racist teabagger zombie
It's Halloween day. Fear and ugliness and hatred and greedy self-interest and self-pity are sweeping the nation like zombies in a cheap low-budget scary movie. Call them Teabaggers. Well, okay, the budget isn't low but the simile stands. It's scary! After ignoring the travails of others for hundreds of years, they have awakened when the topsoil of their own privilege is slightly disturbed, and they have crawled from the graves of apathy to shamble mindlessly from town to town with mouths full of half-eaten platitudes and claws clutching touchingly misspelled signs calling for an end to "Sochlizm" and "Helth Care" and a return to the good old days when different-looking people lived in their own neighborhoods and didn't upset the apple cart looking for less wormy apples. They move in a herd and call for a return to a time when other people didn't speak their mind and women stayed in the kitchen or the maternity ward and the gays stayed in the closet or the church and the blacks cooked in the messhalls and shined shoes and sat in the back and we all pledged allegiance with liberty and justice for all and thought we meant it. Oh, sure, people still beat their wives and had abortions, but they didn't talk about, they didn't rub your nose in it, they didn't walk down the street hand in hand while you scowled from the porch, they didn't protest against the war and they had respect for their elders, by God!
Well, they were good old days if you were hardworking, God-fearing citizens of a certain complexion, and everyone knew their place--but somehow they got this notion of freedom, which was our word, damnit, freedom, and they meant freedom for everybody. They heard about the Constitution, which had safely been hidden in a civics book, and they figured everyone should have a tasty piece of that Freedom pie, but that screwed everything up. Suburbs that had been built for open space away from the slums of the city suddenly couldn't restrict house sales to whites only, so they even showed up next door and shopping in the malls and starting little restaurants. They came over from other countries, and the old racial quotas of the 1920s intended to keep "a balance" of races, no longer seemed to hold water legally. All that jazz written on the base of the statue of liberty about come on over, give us the wretched refuse from your teeming shores, seemed to actually INVITE people from other countries to move here, and not just doctors and lawyers but people who spoke broken English, or no English at all, and worshiped different gods since somewhere some founding father wrote down we should separate church and state, which we thought was just a technicality until that point, and next thing you know people were praying to all kinds of things. Skin privilege started to mean very little, and people who normally had a good shot at the top now had no guarantees, which made some people fighting mad, especially the dumb ones who had no chance without that extra little edge in the good ol' boy's network. Sadly, the world and the country changed drastically and the folks who had it good hearkened back to the Good Old Days that the others knew never really existed, not for them, anyway. Finally, people rose from their slumber to complain.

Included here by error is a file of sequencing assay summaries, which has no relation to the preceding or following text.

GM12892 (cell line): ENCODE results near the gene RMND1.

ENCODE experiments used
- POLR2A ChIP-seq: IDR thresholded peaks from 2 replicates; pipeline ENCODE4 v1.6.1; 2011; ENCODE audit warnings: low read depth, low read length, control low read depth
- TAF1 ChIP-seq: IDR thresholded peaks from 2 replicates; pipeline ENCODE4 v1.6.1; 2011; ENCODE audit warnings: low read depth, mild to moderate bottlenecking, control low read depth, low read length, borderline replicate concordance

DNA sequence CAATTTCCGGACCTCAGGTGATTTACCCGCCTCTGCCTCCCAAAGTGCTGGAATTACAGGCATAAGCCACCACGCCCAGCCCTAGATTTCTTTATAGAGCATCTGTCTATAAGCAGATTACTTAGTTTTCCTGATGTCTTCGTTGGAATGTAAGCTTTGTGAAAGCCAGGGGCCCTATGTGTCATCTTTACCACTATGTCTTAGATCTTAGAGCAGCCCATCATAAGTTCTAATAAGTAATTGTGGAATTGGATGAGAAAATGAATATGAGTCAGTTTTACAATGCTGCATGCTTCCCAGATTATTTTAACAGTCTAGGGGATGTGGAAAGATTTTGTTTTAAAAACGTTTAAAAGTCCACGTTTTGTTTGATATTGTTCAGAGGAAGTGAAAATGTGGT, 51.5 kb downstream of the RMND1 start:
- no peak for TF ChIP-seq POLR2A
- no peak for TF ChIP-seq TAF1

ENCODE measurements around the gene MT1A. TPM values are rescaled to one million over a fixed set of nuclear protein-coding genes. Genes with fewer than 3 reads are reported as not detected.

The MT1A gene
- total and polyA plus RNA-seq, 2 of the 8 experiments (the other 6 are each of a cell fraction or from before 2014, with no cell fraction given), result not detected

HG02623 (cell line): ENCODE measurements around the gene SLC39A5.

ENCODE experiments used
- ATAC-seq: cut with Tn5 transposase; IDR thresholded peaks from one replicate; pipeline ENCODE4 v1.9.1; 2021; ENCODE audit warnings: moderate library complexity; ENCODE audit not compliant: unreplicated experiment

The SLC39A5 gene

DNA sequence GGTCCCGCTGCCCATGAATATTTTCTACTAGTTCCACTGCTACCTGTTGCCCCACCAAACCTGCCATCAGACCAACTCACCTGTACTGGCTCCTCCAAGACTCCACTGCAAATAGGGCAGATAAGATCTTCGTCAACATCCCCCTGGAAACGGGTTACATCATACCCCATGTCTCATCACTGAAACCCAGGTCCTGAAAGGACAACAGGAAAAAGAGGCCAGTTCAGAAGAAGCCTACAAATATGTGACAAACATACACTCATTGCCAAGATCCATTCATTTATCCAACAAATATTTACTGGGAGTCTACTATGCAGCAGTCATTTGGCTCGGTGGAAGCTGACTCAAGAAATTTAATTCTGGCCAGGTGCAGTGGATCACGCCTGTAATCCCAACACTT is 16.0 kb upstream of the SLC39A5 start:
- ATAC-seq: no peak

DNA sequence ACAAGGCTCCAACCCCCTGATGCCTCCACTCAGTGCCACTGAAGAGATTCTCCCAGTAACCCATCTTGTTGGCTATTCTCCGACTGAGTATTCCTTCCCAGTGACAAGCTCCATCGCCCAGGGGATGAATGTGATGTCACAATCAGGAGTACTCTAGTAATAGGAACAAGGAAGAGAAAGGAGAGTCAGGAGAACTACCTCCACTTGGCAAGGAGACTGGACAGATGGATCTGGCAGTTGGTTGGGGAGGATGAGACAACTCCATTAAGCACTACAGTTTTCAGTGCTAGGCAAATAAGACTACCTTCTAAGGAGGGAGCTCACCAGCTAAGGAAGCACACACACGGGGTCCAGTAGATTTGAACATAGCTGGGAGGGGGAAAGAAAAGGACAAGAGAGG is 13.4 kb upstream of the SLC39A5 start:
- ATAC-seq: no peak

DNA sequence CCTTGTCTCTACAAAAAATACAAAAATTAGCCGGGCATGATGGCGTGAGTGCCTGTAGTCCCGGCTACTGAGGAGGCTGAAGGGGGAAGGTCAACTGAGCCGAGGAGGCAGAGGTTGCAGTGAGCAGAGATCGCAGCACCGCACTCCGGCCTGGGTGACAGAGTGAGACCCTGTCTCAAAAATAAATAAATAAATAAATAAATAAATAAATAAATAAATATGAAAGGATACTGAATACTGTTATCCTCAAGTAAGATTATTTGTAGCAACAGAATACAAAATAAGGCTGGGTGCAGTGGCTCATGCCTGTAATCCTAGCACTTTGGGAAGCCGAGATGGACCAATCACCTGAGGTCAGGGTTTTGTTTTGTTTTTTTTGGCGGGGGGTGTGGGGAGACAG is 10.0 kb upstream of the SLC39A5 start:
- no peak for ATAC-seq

anti-teabagger at sanity rally
Jon Stewart, who doesn't even worship a Christian God, called for a Rally to Restore Sanity, and a good America named Stephen Colbert fought back on the very same day with a rally of his own, OUR own, called A March to Keep Fear Alive! Together, these two represented our divided nation. The signs were wonderful. The teabaggers didn't get the irony, of course, because that's a high level of cognition and they have a pretty basic cable package upstairs, you might say, but even so, the message was clear: these people did not agree with the fear and hatred and rage of the Tea Zombies. They would not stand pat while America was narrowly-defined by people like Sarah Palin and Glenn Beck and other right wing hustlers and conmen. They refused to be dittoheads because they wanted to think for themselves. It's a sneaky business, because the Republicans think they own the flag and the country, but the message seems to be this country isn't just about empty platitudes and fireworks but a republic guided by the principles of life, liberty and the pursuit of happiness. And "justice for all" means "all" not just when it's convenient or makes a profit. And "Freedom" isn't just a campaign slogan, and "Equality" means not just fairness for the wealthy and well-connected and white, but everyone. It won't be easy, you say? Surely not? Fascism is easy--you just become a follower ("dittohead?") of a fierce leader--and racism is easy--you don't have to rise about the default setting--but democracy is very difficult because every voice is valued--not just a certain race or tax bracket--but even people with a wide variety of skin colors and belief systems and religious views--and none should dominate. Sure it's tough. It's a lot easier just feeling wounded and blaming others and lashing out because you didn't get the whole pie, but we need to learn to share. Come on, children, act your age not your shoe size.
See some of the best signs from the Restore Sanity Rally here.
Here's another clip from the sanity rally with Stewart and Colbert introducing Yusuf Islam (formerly Cat Stevens) and Ozzy Osbourne to sing a couple train songs. Yusuf is Muslim and Ozzy is, well, crazy as a snake on a griddle, but somehow they create beautiful music together...er, sort of. You must admit, this looks a lot more fun than those psalm-singing Teetotaler Tea Parties. Let freedom ring! Thanks, Jon and Stephen.